News release: Reparing Ice Storm Damage to Trees

Tim Baker, MU Extension Horticulture Specialist
102 N. Main, Suite 1, Gallatin, MO 64640
660-663-3232, bakert@missouri.edu

Release Date: January 3, 2008

Title: “Repairing Ice Storm Damage to Trees"

In my last column, I discussed some of the major decision points in evaluating ice storm damage to trees.  I mentioned that especially when safety issues are involved, it would be good to use the service of a professional arborist, who has the knowledge and tools to deal with the situation.

But often the damage is minor, and the homeowner may opt to take care of the tree without professional assistance. That’s fine, and this week, I would like to mention a few pointers that may help you as you restore the tree.

The first place to start is safety.  Don’t take risks.  Think things through before you make any cuts.  Consider not only what you are doing to the tree, but also your own safety.

Think about the shape of the tree and the need for balance.  Also remember that your pruning should be done for the health of the tree.  If limb breaks, for example, are left in place, they will provide possible entryways for insects and diseases.

If there is a lot of wood to be removed, start with the obvious problems and remove them first. 

Very possibly, given the intensity of this year’s ice storm, there may be large broken branches to deal with.  If the breaks are out on the branch some distance, you may be able to leave the branch and prune at the break.  But if the break is close to the trunk of the tree, you may need to remove the entire branch.

When you cut an entire branch off, it’s wise to make two cuts, especially for a large branch.  The first cut should be out some distance from the trunk, and the second cut will be at the trunk.

For the cut away from the trunk, first make a cut underneath the branch, about 1/3 of the way through the branch.  Then cut down from the top to meet the underneath cut.  If you just cut straight from the top, there is a tendency for the limb to fall, taking a strip of bark down the trunk of the tree with it.  By cutting from the underneath side first, it helps eliminate this problem.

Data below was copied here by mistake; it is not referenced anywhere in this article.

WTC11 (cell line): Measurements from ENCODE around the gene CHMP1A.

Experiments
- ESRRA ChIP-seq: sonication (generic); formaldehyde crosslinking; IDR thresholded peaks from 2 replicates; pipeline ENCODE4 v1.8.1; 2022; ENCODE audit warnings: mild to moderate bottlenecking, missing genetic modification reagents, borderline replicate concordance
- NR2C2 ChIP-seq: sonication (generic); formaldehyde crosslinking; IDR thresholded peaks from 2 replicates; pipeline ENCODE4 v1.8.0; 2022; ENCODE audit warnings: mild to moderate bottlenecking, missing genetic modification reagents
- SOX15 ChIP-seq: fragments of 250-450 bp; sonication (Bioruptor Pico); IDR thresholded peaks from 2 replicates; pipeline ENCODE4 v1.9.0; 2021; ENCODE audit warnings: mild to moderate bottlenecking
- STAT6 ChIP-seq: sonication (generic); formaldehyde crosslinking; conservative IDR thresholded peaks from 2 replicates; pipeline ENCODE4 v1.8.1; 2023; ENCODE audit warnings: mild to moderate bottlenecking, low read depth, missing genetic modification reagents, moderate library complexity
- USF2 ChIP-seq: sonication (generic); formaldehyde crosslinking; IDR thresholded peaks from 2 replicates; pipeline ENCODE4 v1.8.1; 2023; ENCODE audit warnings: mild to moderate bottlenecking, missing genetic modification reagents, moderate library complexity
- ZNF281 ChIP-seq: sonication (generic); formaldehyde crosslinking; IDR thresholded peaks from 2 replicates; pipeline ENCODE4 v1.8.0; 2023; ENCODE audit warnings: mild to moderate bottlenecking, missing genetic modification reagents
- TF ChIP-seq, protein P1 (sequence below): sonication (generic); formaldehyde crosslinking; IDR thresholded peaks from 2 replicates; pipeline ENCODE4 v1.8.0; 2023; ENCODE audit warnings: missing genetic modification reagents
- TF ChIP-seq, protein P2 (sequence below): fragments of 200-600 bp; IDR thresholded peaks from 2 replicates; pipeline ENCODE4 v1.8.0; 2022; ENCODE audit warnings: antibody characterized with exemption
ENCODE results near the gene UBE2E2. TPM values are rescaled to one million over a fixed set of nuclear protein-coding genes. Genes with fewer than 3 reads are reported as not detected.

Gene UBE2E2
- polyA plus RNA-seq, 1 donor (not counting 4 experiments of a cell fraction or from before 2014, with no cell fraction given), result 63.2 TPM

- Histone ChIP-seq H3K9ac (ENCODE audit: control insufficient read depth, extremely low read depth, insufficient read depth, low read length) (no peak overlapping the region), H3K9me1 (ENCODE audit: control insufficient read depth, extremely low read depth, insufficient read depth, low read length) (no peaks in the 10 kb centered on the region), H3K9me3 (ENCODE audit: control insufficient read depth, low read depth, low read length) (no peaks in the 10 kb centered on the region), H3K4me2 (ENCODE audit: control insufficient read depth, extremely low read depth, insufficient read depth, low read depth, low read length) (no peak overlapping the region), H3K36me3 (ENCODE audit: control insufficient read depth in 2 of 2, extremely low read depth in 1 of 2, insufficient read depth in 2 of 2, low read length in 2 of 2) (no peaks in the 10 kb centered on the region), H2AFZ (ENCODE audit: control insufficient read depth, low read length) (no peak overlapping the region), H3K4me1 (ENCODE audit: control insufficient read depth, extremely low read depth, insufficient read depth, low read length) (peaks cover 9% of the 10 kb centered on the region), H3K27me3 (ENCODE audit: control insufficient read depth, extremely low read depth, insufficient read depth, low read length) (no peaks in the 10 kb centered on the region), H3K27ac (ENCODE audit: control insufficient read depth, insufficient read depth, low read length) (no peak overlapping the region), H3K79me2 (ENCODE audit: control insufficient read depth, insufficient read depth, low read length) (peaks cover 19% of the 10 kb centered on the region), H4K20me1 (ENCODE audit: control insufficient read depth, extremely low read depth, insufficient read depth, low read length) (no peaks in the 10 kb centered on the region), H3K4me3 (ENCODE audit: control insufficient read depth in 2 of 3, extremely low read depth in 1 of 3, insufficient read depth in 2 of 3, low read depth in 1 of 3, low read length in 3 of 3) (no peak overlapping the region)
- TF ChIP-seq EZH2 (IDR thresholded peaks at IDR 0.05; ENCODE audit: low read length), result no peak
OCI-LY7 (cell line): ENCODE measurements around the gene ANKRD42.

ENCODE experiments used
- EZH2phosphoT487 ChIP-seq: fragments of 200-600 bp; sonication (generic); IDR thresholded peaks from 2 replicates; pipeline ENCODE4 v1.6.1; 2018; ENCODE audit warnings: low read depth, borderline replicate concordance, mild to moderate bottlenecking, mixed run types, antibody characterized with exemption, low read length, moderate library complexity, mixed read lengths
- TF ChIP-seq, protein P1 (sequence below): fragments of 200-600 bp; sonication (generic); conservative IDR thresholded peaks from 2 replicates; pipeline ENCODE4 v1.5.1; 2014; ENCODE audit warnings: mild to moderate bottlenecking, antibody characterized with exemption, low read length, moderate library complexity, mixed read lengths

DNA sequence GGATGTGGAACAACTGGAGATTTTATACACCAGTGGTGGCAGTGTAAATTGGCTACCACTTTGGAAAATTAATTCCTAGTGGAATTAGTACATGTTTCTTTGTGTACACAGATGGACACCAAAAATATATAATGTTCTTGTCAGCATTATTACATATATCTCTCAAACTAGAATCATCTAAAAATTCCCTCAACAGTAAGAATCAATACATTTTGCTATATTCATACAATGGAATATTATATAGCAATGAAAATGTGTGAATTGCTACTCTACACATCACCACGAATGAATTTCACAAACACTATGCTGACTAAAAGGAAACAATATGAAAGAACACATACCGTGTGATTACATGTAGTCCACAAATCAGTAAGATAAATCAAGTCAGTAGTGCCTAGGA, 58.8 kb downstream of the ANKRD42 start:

Next, you’ll make the cut at the trunk.  But don’t make the cut flush with the trunk of the tree.  Come out at least an inch or so, and make your cut there.  That way, the branch collar will still be intact, and if the tree is healthy, it can grow new tissue and repair the pruning cut.

What about using pruning compounds on the cut?  Generally, horticulturists do not advise using them.  They are not necessary, and may even slow down the healing process in some instances.

Likewise, you sometimes see people using concrete in damaged parts of the tree, to fill in missing wood.  Again, we like to discourage this practice.  As the concrete ages, there will be cracks and gaps that develop.  This is a good place for water to get in, and because the concrete is there, it can’t dry out.  This is another good situation for the growth of disease.

Sometimes, people want to take drastic measures to save their tree.  I had a call after the storm from another specialist.  The client in his county had a tree where the trunk had split evenly.  He was wondering if he could somehow tighten up the tree to close the gap, and then put a large metal band of some sort to keep the tree together.

Again, I discouraged this idea.  While the bark might eventually grow together, the wood inside the tree would never bond.  In other words, the split would remain, and not heal.  Eventually, the metal band would decay, and you would be back to the same problem, with perhaps disastrous results.

And that brings me back to my initial point.  Be safe.  In all your decisions, think safety, not only initially as you cut the tree, but on down the road as the tree ages.